There was so much to appreciate about our old life.
We loved our house and neighborhood in Saint Petersburg, Florida. We were finally starting to make friends after nearly two years there.
Our babies were growing into toddlers who came home from daycare smiling.
I’d found a yoga studio; Ben had his running route along the water.
But underneath all those good things, we weren’t happy.
We were living under the curse of Doing Too Much.
Neither Ben nor I wanted to pull back on our career when we had our kids. The timing just wasn’t right. I’d sold my company and committed to growing The Penny Hoarder a few months before giving birth to our first son. And Ben was eager to build a business he was proud of after years in a corporate job that didn’t feel right.
We both enjoyed our jobs. But with two demanding careers and two kids under 3 years old, we simply could not find our stride. This will be no surprise to working parents with young children, but we were exhausted. All the time.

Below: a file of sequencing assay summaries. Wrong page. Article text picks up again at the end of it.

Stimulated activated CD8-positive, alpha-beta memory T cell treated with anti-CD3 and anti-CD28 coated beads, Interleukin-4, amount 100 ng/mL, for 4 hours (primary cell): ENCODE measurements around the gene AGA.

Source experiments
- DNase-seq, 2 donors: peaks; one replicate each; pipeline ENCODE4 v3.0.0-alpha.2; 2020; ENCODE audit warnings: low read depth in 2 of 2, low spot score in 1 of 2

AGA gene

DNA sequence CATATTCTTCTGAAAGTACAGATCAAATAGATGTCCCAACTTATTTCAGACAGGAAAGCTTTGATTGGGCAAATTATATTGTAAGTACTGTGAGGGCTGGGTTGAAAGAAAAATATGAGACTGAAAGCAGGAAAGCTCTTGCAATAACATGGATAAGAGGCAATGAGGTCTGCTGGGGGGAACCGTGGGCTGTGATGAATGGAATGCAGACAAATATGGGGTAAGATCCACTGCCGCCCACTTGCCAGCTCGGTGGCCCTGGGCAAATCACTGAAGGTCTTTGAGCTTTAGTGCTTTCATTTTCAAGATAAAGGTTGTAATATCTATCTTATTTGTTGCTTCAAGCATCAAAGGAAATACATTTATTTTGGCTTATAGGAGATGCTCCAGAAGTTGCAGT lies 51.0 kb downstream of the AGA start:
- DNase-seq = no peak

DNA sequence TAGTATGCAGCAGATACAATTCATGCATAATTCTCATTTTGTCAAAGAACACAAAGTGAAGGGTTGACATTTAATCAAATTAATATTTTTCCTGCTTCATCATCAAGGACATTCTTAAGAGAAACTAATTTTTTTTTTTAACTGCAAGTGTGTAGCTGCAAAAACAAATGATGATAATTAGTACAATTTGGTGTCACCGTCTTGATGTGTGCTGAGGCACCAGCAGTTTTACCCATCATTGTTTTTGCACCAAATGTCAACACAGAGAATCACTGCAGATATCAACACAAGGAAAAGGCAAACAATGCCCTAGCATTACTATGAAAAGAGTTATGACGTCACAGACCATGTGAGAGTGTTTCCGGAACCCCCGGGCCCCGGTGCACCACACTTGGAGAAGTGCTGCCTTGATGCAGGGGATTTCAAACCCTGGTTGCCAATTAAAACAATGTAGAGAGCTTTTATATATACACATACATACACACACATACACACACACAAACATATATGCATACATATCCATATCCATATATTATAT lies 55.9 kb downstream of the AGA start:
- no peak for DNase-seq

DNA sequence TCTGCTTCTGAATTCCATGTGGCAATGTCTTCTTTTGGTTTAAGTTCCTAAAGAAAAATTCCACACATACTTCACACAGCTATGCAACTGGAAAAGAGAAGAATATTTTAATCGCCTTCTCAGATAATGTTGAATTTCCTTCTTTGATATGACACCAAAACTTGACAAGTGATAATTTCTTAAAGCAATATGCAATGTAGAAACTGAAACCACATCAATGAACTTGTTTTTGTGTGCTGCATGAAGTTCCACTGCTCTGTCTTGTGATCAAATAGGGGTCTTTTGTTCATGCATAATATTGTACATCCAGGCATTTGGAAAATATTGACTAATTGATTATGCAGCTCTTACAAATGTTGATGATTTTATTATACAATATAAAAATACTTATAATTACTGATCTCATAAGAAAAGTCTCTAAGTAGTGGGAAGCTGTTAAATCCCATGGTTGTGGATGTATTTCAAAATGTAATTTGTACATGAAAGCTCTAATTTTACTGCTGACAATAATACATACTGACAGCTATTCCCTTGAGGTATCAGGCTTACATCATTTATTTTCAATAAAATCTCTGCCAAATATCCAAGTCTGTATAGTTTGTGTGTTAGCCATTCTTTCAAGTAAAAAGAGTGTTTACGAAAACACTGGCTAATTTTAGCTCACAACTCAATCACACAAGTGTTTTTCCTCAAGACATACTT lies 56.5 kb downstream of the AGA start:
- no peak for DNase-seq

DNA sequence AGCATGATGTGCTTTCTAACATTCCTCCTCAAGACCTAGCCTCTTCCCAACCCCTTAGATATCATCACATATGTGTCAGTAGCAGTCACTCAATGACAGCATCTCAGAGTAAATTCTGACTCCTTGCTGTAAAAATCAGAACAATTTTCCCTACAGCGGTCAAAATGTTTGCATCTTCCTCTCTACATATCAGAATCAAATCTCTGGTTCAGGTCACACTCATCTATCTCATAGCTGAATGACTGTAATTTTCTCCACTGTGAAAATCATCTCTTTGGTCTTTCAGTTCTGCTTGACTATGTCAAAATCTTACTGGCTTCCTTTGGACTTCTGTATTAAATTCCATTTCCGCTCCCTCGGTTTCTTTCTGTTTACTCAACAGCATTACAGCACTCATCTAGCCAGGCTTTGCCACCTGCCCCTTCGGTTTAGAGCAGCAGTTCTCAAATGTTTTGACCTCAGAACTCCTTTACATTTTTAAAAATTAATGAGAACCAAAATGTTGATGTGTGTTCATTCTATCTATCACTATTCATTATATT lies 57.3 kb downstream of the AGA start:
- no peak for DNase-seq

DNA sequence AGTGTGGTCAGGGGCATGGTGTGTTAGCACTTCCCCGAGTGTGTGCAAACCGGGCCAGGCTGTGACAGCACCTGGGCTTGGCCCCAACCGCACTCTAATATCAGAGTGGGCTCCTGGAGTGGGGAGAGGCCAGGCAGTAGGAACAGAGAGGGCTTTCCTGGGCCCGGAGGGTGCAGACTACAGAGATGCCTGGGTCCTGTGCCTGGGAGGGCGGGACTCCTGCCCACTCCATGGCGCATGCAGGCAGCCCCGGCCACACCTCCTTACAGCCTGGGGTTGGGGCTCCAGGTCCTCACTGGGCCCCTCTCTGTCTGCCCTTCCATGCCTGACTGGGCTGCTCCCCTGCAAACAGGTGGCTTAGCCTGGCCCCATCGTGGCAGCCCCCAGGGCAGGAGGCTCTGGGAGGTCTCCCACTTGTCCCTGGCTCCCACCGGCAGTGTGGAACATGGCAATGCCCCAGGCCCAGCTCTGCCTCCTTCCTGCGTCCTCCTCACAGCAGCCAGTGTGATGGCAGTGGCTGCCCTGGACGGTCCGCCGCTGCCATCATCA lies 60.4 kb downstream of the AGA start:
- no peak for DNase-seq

Ben got pneumonia twice, ended up in the ER, and developed a chronic health condition. I felt resentful and angry about being stretched thin, that no matter how hard I tried or how much we outsourced, I could not stay on top of everything at work and home and take care of myself at the same time. My migraines were debilitating, and I felt terrible about my postpartum body.
Those health challenges were the worst part about the last few years, but they served a positive purpose: they pushed us over the edge. Ben and I realized we couldn’t move at this pace and stay healthy and happy for our kids. We realized we needed to prioritize our physical and mental health.
To achieve that, we knew we had to make a drastic change.
We had to figure out how to do less — even if that meant making hard choices.
And we had to give ourselves easy access to the kind of outdoor exercise and fresh air we enjoyed: hiking and biking and trail running. For that, we needed to move closer to the mountains.